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How to Decline Sit-ups Proper Form
There are different options for performing decline sit-ups, but first, let’s introduce you to the classic technically correct option.
How to Do Technique performed
- Take the starting position, lie on the bench. Place your shins on the special leg bolsters (as shown in the picture). Place your arms on your chest and keep your legs straight. This will be your starting position.
- Before starting the exercise, take a deep breath, hold your breath, and raise your torso. Raises your torso until is your hips, and doing an exhalation.
- After reaching an upper point, slowly lower your torso, doing parallel the floor. As you lower, take a breath.
- Do the intended number of reps. The exercise should be performed slowly and smoothly, without jerking.
- It is recommended to do 3-4 sets of 12-15 reps. This is the best option for this exercise.
Tips of Decline Sit-Ups
- The incline bench is located at an angle of 20-30 degrees or higher. You can increase the angle of inclination as your physical fitness increases.
- The athlete is located on the edge of the bench, fixing the shins under a special roller.
- If you are just starting to train, then you can cross your arms in front of you or grab the bench, but it is better not to help yourself with your hands. For more experienced athletes, the option with hands behind the head is suitable (gripping the back of the head or holding a weight plate).
Benefits of Decline Sit-ups
- In order to maximum loading the press as much as possible, do not lower yourself to the end on the bench, the shoulder blades should not touch it;
- To complicate the exercise in the future, you can perform it by increasing the inclination of the bench;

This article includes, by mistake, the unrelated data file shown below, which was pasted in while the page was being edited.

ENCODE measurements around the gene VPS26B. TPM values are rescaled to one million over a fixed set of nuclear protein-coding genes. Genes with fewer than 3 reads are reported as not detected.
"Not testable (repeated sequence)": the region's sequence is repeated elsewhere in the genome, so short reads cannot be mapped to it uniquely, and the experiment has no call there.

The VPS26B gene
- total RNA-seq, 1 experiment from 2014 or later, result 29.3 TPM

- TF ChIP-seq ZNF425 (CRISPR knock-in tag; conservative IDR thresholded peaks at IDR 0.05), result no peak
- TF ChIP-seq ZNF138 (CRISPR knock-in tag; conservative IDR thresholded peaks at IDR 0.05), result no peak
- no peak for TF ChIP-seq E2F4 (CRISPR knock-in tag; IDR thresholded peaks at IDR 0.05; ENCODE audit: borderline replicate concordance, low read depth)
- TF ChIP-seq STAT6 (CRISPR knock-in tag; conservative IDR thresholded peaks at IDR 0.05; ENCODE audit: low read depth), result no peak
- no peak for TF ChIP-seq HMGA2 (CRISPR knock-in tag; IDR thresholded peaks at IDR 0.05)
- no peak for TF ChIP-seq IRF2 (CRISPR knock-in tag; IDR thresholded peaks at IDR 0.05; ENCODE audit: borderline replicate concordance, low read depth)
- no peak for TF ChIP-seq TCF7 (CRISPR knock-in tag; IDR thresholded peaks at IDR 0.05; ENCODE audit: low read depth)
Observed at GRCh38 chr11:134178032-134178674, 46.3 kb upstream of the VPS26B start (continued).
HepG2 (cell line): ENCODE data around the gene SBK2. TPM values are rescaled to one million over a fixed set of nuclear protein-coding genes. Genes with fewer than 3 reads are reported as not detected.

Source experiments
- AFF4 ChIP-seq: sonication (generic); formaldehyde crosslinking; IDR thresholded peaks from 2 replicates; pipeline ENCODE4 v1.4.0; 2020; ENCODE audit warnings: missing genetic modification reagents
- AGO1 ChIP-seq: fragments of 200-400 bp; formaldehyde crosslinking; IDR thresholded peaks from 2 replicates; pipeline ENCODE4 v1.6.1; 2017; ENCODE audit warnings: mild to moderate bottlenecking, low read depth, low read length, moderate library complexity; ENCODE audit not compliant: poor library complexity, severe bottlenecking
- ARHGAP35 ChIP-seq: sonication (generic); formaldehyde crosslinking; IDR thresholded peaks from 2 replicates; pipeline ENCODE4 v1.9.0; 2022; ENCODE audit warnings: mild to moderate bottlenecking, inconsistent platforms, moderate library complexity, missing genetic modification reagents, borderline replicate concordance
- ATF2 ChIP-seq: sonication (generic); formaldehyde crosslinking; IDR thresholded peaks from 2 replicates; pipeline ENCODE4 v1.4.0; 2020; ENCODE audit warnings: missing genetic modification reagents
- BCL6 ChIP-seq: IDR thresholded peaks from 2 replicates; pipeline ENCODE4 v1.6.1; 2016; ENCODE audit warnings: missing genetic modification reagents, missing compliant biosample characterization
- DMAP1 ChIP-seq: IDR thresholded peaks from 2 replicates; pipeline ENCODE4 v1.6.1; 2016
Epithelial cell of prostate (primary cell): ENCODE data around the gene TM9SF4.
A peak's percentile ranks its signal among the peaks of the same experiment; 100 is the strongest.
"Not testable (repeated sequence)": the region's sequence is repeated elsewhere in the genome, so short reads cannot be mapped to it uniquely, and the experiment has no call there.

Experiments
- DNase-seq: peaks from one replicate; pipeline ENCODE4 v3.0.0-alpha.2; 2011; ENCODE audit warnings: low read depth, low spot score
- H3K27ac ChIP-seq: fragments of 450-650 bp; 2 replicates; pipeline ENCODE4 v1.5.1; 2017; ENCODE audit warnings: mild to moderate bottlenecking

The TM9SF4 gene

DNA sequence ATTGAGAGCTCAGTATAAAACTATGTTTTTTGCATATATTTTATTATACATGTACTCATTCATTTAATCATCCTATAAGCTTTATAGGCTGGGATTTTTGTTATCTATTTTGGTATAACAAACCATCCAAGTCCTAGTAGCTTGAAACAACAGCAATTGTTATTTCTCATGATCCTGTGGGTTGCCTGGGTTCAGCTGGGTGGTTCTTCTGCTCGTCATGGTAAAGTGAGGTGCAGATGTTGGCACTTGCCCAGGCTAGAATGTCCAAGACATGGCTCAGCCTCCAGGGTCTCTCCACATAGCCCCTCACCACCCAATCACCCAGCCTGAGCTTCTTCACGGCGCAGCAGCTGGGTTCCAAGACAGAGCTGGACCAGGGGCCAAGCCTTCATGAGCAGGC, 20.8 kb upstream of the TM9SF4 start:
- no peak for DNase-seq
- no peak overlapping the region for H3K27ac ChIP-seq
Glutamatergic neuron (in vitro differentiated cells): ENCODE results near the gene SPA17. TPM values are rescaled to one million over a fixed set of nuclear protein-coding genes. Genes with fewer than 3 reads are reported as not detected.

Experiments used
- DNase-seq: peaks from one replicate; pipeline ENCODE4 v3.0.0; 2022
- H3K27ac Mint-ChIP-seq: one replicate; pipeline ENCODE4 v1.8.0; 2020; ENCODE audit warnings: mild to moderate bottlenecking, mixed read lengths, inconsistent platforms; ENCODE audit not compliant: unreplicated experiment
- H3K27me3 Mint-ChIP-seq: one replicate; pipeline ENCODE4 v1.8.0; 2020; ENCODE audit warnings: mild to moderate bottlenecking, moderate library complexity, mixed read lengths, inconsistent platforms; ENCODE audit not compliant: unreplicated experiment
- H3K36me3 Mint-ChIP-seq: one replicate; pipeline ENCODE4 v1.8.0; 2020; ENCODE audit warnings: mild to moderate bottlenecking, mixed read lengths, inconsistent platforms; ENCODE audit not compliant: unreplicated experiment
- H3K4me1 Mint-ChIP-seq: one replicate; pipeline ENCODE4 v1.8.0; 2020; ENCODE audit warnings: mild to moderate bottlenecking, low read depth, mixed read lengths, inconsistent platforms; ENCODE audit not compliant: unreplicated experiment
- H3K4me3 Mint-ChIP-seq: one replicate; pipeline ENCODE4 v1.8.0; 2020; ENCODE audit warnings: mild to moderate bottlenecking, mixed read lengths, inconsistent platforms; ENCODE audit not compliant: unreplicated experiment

- Imagine that you need to touch your knee with your forehead – this will make it easier for you to control the correctness of your movements.
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3 Things to Avoid:
- Keeping Chin Down – Many people lace their hands behind their hands and try to pull their bodies up by jerking their heads forward and pulling their chin down. Pushing your head down like this breaks your spine alignment and puts you at risk of spinal injury.
- Too Much Momentum – Many people do not keep their body aligned and throw their shoulder and head forward for momentum. If this is you, you may need to decrease the angle of the decline until you’ve built up some more abdominal strength to perform with proper form.
- Limited Range of Motion – Going halfway down on this exercise and back up would be considered partial reps. This can be implemented intentionally after you’ve reached failure, but for the majority of your reps, I recommend performing this exercise at 100% range of motion in order to hit the largest range of muscles.
3 Things to Include:
- Head Straight – Try to look in front of you, keep your back straight, and your abs muscle tense as much as possible. The harder your body is, the less likely you are to get injured.
- Proper Muscle Activation – When performing this exercise with proper posture and controlled reps, you should be engaging primarily your abdominal muscles throughout the movement and should feel the exercise burning much faster than if you’re using momentum to power through each rep.
- Full Range of Motion – Performing this exercise controlling all the way down until back touches the bad will hit the largest range of muscles in your body.